Chapter 4

Insurance and Planning for Natural Disasters

While the weather in Texas is generally pretty mild, like any state, there are natural disasters to consider. Texas has been hit with hurricanes, tornadoes, hail storms, wildfires and unprecedented freezes. With that in mind, homeowners’ and renters’ insurance premiums can be on the high side. Texas has the third-highest average homeowners’ insurance premium and fourth-highest average renters’ insurance premiums in the nation, according to the Insurance Information Institute. These premiums are high for a reason. Hurricanes like Hurricane Harvey cost more than $30 billion in insured losses. The cost of an insurance policy is a small price in comparison to such damage. Luckily, most homeowners’ and renters’ insurance policies in Texas cover weather-related damages. The Texas Windstorm Insurance Association (TWIA) provides insurance policies with wind and hail damage coverage for people who are unable to get insurance through other providers. You may need to buy additional coverage for flood, windstorm and hail damage, as not all homeowners’ policies cover these. The amount of liability protection in many homeowners’ policies is also limited, so it’s worth considering a separate umbrella liability policy for more coverage. While insurance is important, there’s no need to panic. At PAX Financial Group, we can discuss your insurance coverage and what makes sense for you. If you’re new to the area, we can also help you incorporate the cost of insurance into your budget. Read our recent blog post: Natural Disaster Planning in San Antonio
Chapter 5

Healthcare/Long-Term Care

Texas residents have access to some of the nation’s largest hospitals and healthcare systems. With more than 1,000 private and government hospitals in the state, you’ll likely have easy access to a hospital no matter where you live. Many of these hospitals are nationally ranked for specialties like cancer, cardiology and gastroenterology. Medicare-aged beneficiaries also have access to many Medicare Supplement Plans and 137 Medicare Advantage Plans. Eleven of those Medicare Advantage Plans are rated 3.5 or above by the National Committee for Quality Assurance (NCQA). There’s also long-term care to think about. While none of us want to believe we’ll need help with basic living tasks, the reality is that many of us will need some form of long-term care during our lifetime. Unfortunately, Medicare usually won’t help pay for long-term-care expenses. You’ll need to rely on your own savings or get long-term-care insurance or Medicaid to help cover these costs. While Medicaid may cover the largest share of these costs, it’s only available to people with income and assets below a certain level. Long-term-care insurance can be a good option, with plans customizable to meet your needs. The Texas Long-Term Care Partnership, a collaboration between long-term care insurance providers, agents and state government agencies, offers qualified policies that provide even greater financial protection than other plans. All Partnership-qualified policies are tax-qualified, meaning you take a medical expense tax deduction for part of the premium. The Texas Department of Insurance provides a list of companies offering Texas Long-Term Care Partnership-qualified insurance plans. At PAX Financial Group, we can also help you review policies and choose the best long-term-care plan for you and your family. Read our recent blog posts: Long-Term Care Vs. Life Insurance: Financial Advisors in San Antonio, Texas Explain How to Plan for Long-Term Care (For You and Your Parents) Everything You Need to Know About Retirement Healthcare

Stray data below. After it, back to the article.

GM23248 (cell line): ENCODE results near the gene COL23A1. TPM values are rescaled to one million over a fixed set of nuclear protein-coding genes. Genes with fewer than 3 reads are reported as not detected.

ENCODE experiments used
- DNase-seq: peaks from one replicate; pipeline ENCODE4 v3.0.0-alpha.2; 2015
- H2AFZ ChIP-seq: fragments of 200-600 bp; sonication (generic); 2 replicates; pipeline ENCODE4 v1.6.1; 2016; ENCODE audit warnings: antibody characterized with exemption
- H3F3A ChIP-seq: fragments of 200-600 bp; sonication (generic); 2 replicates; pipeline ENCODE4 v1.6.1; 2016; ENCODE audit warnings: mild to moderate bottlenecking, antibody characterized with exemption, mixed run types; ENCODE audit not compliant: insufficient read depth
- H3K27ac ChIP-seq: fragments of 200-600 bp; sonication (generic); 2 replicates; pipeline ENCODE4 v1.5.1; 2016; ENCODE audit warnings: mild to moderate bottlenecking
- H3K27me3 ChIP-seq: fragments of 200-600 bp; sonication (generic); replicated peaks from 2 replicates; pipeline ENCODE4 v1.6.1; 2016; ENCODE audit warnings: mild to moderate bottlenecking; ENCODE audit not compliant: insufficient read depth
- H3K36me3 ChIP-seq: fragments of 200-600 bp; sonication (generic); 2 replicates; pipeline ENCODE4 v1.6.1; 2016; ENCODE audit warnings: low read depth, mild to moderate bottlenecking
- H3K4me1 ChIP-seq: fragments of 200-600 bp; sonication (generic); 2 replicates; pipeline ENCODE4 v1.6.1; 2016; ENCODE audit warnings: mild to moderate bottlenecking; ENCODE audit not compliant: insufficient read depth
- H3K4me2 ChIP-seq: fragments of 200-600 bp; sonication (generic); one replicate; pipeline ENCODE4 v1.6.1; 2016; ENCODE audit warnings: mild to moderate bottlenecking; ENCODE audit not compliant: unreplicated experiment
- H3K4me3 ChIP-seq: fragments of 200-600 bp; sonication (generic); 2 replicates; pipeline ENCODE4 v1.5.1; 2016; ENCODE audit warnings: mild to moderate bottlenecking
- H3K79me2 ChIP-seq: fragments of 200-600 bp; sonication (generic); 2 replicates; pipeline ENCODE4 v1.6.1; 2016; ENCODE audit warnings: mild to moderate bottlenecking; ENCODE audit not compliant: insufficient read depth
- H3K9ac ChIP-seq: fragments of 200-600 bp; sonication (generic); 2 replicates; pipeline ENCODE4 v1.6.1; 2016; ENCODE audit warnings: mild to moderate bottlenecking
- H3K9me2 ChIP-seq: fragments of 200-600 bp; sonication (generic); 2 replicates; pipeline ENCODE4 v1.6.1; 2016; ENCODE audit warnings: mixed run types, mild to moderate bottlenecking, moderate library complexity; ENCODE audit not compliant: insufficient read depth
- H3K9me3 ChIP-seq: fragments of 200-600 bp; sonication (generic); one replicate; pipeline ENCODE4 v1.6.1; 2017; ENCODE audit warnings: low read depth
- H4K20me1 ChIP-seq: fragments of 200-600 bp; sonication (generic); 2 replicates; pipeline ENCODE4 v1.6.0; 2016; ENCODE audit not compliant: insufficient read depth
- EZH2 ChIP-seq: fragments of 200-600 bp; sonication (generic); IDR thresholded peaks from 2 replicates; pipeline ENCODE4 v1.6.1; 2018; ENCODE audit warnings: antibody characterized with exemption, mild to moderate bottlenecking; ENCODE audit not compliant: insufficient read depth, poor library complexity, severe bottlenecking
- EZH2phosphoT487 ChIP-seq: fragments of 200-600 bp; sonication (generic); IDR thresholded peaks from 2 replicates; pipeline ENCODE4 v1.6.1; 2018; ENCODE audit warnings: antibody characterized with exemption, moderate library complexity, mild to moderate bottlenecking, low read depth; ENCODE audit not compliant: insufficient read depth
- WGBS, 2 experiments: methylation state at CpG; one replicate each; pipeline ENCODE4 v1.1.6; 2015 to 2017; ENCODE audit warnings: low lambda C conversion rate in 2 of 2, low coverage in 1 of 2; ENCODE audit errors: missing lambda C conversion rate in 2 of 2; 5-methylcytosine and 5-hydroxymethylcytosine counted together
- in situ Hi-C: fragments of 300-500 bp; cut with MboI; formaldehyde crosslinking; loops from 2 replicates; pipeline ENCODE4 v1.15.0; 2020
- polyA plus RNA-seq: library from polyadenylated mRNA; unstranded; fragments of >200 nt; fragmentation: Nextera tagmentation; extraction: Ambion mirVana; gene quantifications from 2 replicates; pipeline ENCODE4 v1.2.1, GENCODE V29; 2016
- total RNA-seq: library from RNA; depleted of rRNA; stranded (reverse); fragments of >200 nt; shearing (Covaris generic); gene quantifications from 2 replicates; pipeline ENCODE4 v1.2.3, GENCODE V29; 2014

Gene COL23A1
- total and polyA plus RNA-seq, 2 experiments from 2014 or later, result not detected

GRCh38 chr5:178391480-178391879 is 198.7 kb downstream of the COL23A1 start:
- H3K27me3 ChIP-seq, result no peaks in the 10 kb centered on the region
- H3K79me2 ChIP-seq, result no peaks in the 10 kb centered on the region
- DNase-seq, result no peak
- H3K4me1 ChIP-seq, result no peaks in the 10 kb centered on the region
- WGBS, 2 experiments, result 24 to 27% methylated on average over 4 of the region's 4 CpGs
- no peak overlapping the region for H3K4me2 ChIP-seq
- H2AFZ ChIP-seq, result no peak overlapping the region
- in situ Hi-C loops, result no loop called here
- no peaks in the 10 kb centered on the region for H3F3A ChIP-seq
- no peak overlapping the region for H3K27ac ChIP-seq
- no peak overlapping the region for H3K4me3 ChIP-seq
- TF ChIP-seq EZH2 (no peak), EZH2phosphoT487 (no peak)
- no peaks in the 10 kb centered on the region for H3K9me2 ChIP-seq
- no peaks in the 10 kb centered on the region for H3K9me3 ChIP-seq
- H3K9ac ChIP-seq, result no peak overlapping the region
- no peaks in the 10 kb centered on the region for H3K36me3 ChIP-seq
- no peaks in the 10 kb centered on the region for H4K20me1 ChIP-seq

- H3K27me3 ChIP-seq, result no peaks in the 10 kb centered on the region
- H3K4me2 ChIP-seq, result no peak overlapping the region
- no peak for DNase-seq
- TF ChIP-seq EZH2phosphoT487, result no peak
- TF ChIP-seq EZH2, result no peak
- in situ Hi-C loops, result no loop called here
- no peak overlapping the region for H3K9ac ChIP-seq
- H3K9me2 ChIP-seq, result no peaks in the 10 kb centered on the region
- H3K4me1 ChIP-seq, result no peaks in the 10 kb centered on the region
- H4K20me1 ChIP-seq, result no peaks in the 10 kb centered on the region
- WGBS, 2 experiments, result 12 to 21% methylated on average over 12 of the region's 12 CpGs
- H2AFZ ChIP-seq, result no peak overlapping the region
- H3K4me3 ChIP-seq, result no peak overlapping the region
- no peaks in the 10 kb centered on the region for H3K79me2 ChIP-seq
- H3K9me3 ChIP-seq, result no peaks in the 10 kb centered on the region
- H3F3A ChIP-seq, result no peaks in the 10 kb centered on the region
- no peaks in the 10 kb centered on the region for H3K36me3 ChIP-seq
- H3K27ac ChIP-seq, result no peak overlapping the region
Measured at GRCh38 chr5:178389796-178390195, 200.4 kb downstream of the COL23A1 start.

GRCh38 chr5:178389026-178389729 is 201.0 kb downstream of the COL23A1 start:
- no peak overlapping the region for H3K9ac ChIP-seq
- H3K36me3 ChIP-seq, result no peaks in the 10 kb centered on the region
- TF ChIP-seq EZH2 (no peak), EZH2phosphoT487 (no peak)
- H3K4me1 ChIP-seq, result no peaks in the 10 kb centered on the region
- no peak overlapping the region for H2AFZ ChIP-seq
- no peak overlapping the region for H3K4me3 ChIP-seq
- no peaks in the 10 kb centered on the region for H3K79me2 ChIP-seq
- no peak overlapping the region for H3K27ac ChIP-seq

Chapter 6

Day-to-Day Plans

As you prepare to retire in Texas, it’s important to think about your day-to-day plans. Many retirees are surprised by how hard it can be to adjust to post-work life. Some struggle with staying engaged in retirement without a job to provide a sense of purpose. After decades of working, the days can stretch on forever if you aren’t prepared to fill them.

Luckily, Texas has a lot to offer! Outdoor enthusiasts will find no shortage of activities, whether you love lounging on the beach or exploring the mountains. Texas State University lets any senior age 65 and over audit courses for free, if space allows. The state also has a plethora of senior living communities you can reach out to for activities.

Think about what you enjoy doing, but also who you want to spend your time with in retirement. This is particularly important if you’re relocating to Texas. Who will be your community in the state? If your extended family doesn’t already live in Texas, how will you stay in touch with them? Senior living communities can help you build a network of friends if you’re not a Texas native.

It’s important to approach retirement with a plan – both a financial plan and an activity plan.

Read our recent blog post:

Retiring in Texas? Determine Your Retirement Personality and What it Means Financially